Jacob Leth-Espensen chose the idyllic village of Old Rye in the lake district of mid-Jutland as the home of something reminiscent of an inventor’s creative cave – full of sketches, drawing tools, craftsman’s attire and a small machine shop. Jacob Leth-Espensen is in his element, surrounded by finished and half-completed models and prototypes. This is where he moves around, tweaking the models, or sits deep in thought at his work bench while a new idea takes form in his mind and slowly comes to life on his sketch pad. Fledgling ideas are appraised and challenged. Most are discarded.
- As a rule, the task is defined in advance. It could, for example, be a commission for a new kitchen knife. Every time it’s like starting from scratch. I always start with my pencil as it is the fastest way of trying out ideas. A new idea always pops up when I sketch because there is a kind of feedback between thought and drawing that you do not get from a computer. After 50 sketches, it can happen – all of a sudden. The right idea! That’s when I turn on the computer and carry on drawing. The computer gives me an idea of the outcome, but I always need to go back to my workshop to stay on the right track.
- I listen a lot to what I call bodily experience. Does it feel right in my hands? Does it have the right size and balance? Which materials go well together? It may well look perfect and well-proportioned on the computer screen, but what you see are still only relative factors. That’s why it’s important for me to keep feeling it all the time in the true sense of the word,” Jacob Leth-Espensen explains.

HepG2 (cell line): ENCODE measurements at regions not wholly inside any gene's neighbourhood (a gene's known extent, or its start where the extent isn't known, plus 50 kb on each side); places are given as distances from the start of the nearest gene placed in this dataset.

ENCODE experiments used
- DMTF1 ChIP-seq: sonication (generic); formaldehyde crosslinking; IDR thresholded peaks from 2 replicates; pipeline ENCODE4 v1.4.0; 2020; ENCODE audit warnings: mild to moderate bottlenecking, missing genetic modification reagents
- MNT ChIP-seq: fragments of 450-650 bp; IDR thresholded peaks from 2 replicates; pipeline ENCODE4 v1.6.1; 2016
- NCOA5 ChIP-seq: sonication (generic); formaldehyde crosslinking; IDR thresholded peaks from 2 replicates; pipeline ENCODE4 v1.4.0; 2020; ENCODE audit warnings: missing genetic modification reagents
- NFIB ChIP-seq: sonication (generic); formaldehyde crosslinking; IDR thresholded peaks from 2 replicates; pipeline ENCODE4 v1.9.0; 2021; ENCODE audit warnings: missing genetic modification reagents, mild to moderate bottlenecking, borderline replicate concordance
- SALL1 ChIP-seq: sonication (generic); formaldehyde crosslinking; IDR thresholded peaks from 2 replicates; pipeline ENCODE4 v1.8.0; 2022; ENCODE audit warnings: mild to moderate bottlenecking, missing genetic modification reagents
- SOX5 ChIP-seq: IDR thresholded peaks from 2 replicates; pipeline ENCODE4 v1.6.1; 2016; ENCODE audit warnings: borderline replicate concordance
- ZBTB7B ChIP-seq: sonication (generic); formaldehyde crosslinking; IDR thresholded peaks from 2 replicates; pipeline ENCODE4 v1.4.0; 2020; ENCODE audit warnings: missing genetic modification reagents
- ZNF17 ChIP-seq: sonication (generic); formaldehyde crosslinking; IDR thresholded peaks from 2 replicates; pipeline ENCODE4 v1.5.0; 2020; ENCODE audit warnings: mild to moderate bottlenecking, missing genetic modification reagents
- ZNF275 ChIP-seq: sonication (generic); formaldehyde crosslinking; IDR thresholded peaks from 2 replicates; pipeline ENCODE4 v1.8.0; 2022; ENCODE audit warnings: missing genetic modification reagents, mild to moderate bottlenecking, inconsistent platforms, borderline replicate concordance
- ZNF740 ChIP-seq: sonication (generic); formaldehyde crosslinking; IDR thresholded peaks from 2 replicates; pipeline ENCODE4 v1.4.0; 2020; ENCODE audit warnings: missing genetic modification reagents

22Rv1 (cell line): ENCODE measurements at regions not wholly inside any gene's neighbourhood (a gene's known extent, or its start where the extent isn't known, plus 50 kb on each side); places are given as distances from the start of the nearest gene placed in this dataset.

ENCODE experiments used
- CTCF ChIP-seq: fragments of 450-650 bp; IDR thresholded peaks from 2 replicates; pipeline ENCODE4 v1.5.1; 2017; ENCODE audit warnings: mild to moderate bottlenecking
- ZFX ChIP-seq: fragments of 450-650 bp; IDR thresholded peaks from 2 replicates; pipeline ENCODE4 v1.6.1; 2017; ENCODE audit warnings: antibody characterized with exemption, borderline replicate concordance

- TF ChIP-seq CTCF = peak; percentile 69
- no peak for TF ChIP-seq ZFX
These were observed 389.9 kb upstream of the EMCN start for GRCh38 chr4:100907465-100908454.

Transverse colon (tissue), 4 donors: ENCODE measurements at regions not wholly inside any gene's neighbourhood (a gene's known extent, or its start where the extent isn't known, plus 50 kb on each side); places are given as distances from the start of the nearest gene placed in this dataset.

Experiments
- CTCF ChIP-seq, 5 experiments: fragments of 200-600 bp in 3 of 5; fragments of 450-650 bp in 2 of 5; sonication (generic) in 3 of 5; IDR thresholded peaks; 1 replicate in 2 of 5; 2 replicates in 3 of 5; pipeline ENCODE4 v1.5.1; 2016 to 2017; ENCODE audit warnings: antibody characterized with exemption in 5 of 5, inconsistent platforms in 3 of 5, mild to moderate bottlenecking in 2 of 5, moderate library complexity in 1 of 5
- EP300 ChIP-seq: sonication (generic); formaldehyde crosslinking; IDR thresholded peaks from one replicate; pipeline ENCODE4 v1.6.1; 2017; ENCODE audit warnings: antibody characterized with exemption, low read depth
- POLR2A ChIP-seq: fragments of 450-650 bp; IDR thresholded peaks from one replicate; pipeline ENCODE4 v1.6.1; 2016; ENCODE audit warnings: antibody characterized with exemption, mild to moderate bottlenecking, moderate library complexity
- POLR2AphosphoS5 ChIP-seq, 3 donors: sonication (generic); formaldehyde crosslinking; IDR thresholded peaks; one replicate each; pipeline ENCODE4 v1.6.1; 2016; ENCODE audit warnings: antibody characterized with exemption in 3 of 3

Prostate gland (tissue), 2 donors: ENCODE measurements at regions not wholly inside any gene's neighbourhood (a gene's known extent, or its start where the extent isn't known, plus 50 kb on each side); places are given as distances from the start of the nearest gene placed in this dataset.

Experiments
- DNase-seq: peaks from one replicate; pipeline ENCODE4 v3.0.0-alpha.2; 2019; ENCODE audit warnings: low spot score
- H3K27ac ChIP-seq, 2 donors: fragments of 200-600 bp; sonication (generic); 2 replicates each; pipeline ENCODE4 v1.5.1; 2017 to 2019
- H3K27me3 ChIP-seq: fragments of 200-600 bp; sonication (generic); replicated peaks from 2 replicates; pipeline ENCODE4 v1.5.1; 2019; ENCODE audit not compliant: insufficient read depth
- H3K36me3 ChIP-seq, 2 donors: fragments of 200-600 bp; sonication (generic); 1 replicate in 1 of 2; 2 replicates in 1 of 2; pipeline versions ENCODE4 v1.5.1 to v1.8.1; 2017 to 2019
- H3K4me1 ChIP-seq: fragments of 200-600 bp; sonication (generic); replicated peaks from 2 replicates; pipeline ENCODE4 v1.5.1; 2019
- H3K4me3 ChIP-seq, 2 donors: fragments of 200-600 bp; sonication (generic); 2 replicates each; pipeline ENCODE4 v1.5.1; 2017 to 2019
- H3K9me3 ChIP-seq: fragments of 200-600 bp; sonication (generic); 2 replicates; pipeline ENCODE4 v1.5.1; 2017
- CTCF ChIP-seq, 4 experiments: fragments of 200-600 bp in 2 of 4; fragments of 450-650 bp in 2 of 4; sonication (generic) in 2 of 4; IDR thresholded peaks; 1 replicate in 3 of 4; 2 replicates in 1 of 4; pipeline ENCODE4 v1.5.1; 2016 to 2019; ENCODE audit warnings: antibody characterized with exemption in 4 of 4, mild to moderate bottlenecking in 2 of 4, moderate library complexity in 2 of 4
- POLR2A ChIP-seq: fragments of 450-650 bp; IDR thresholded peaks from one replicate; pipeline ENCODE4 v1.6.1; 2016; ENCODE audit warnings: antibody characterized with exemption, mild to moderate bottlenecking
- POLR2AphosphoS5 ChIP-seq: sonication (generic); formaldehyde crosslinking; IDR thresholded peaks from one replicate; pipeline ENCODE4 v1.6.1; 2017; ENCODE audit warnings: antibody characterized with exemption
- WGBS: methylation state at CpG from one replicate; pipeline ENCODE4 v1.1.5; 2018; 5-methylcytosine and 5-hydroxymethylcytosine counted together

Jacob Leth-Espensen sees his work as a process and a constant dialogue in which he discusses different steps and phases with those involved.
- The way things look is the result of a work process whose length varies according to their complexity. There are many details that need to harmonise as a whole so that they function in everyday life and can be manufactured physically. I am always in close contact with the customer as my ideas need to be part of a form of strategic design, often as part of a series or a design family over a number of years. As a designer, I also focus on how I can give things their own independence with an extra finesse that consumers find attractive. That appeals to me.
As an example, Jacob Leth-Espensen describes the development of the herb chopper for Zone Denmark.
- I was working on a complete knife series for Zone Denmark and was preoccupied by the values that the customer and I wanted to imbue in them. We were looking for a Nordic expression when I was suddenly inspired by the Greenlandic ulo knife,” Jacob Leth-Espensen continues. “The Mezzaluna knife slowly took shape in a soft and organic cradle form that matched well with the way the knife is used. The handle, for example, has an ergonomic twist with room for the hand and that protects the knuckles. The design has clear Nordic roots and there is a tinge of yin-yang with two blades embracing each other, enabling each to be punched out in the same process, thus making for a highly efficient use of resources.”